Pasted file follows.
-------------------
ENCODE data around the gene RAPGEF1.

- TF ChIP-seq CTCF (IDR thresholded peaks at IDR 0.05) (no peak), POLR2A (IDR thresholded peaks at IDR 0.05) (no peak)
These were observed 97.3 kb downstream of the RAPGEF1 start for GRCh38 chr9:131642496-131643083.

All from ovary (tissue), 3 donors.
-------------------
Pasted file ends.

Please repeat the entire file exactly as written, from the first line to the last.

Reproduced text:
ENCODE data around the gene RAPGEF1.

- TF ChIP-seq CTCF (IDR thresholded peaks at IDR 0.05) (no peak), POLR2A (IDR thresholded peaks at IDR 0.05) (no peak)
These were observed 97.3 kb downstream of the RAPGEF1 start for GRCh38 chr9:131642496-131643083.

All from ovary (tissue), 3 donors.